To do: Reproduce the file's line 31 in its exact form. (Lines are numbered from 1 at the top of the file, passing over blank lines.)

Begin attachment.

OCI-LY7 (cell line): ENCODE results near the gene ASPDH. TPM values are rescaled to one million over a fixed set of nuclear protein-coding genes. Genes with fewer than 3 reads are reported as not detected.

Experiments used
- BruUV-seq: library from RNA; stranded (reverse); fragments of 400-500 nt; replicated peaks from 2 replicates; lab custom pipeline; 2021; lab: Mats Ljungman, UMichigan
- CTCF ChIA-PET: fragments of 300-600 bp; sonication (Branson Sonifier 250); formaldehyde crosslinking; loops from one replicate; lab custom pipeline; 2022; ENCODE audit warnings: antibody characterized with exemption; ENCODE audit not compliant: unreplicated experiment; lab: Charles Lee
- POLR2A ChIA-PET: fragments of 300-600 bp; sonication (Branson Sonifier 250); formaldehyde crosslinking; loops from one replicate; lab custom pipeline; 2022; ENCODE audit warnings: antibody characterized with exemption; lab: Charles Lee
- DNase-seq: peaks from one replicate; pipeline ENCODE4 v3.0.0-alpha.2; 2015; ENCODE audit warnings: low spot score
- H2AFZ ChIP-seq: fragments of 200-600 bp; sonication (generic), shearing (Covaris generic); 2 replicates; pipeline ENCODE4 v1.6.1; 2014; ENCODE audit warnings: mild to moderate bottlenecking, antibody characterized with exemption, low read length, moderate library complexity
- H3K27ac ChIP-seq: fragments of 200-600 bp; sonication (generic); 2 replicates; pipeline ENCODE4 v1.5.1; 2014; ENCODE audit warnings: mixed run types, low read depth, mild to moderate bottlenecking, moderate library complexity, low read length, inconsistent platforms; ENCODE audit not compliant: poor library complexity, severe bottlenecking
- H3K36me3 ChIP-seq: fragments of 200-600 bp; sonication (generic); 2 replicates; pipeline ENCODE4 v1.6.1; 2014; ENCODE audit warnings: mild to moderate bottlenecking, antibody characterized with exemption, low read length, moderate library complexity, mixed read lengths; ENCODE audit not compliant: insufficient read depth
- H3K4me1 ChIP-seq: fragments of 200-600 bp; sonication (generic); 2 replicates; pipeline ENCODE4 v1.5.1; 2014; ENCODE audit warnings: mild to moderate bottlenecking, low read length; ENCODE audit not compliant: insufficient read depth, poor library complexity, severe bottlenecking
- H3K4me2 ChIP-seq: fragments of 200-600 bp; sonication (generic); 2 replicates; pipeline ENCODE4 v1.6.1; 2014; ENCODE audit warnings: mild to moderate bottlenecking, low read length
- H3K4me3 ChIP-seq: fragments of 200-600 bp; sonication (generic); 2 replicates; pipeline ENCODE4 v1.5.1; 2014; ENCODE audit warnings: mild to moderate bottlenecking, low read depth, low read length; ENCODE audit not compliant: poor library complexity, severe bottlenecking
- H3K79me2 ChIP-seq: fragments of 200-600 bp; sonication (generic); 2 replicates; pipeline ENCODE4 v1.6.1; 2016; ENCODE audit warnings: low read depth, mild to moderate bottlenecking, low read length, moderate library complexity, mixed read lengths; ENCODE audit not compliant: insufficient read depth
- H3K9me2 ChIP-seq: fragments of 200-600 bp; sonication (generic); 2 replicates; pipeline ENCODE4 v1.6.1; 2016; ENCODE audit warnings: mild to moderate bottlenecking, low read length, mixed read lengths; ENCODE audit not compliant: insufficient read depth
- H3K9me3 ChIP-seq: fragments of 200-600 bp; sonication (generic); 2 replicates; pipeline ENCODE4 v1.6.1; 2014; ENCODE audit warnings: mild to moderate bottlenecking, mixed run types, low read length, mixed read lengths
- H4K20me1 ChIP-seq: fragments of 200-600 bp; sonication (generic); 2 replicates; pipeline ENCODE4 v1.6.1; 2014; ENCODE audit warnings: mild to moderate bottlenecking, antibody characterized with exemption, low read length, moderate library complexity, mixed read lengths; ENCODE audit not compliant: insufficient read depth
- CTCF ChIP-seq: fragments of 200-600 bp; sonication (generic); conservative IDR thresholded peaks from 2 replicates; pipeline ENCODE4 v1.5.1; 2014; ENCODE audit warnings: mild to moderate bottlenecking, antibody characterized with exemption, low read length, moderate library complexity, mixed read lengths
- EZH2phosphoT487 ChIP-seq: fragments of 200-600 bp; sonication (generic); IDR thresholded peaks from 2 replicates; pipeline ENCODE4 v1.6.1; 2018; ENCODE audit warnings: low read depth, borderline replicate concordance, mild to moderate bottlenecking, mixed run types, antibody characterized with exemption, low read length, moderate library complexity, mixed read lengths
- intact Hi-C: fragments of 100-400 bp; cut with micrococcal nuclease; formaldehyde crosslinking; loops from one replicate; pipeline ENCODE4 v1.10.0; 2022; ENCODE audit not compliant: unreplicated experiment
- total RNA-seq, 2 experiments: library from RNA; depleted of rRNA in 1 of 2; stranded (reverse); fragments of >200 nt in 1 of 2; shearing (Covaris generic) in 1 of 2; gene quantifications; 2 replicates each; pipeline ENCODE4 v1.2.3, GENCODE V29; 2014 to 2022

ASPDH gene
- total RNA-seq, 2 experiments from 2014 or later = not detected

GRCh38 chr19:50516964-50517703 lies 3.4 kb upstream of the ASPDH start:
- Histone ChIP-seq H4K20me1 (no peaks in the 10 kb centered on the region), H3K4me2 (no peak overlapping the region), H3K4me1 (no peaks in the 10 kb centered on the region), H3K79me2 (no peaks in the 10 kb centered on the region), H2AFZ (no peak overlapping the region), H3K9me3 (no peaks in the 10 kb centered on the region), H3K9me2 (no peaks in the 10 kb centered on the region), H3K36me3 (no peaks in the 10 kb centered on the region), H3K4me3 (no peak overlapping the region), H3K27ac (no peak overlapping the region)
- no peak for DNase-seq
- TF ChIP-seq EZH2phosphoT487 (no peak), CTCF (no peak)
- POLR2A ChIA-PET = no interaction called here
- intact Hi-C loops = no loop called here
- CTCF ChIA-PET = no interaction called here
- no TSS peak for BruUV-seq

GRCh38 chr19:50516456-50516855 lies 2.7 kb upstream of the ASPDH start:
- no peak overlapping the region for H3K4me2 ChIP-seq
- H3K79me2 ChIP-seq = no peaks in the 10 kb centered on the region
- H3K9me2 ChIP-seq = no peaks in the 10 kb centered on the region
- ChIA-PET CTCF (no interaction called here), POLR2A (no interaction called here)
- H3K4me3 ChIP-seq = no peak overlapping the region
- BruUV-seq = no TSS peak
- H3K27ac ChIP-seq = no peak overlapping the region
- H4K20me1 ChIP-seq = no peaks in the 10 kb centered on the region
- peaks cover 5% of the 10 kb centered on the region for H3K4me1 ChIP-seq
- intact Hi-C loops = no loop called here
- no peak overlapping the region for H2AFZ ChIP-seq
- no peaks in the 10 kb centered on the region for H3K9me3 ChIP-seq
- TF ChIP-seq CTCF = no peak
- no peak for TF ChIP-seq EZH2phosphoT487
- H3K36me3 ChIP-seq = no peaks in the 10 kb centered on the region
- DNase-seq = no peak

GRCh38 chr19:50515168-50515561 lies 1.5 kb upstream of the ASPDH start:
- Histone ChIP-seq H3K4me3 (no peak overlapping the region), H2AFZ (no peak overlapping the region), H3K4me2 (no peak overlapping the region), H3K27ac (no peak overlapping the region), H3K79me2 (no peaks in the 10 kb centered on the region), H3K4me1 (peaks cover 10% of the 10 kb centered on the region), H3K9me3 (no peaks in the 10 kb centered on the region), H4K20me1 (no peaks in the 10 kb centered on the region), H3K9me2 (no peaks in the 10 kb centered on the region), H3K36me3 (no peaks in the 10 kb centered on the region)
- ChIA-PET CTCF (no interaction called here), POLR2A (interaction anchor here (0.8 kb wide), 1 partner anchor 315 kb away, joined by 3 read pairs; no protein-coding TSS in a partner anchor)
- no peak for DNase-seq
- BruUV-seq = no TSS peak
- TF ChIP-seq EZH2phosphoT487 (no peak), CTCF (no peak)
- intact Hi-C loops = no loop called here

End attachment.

GRCh38 chr19:50516456-50516855 lies 2.7 kb upstream of the ASPDH start: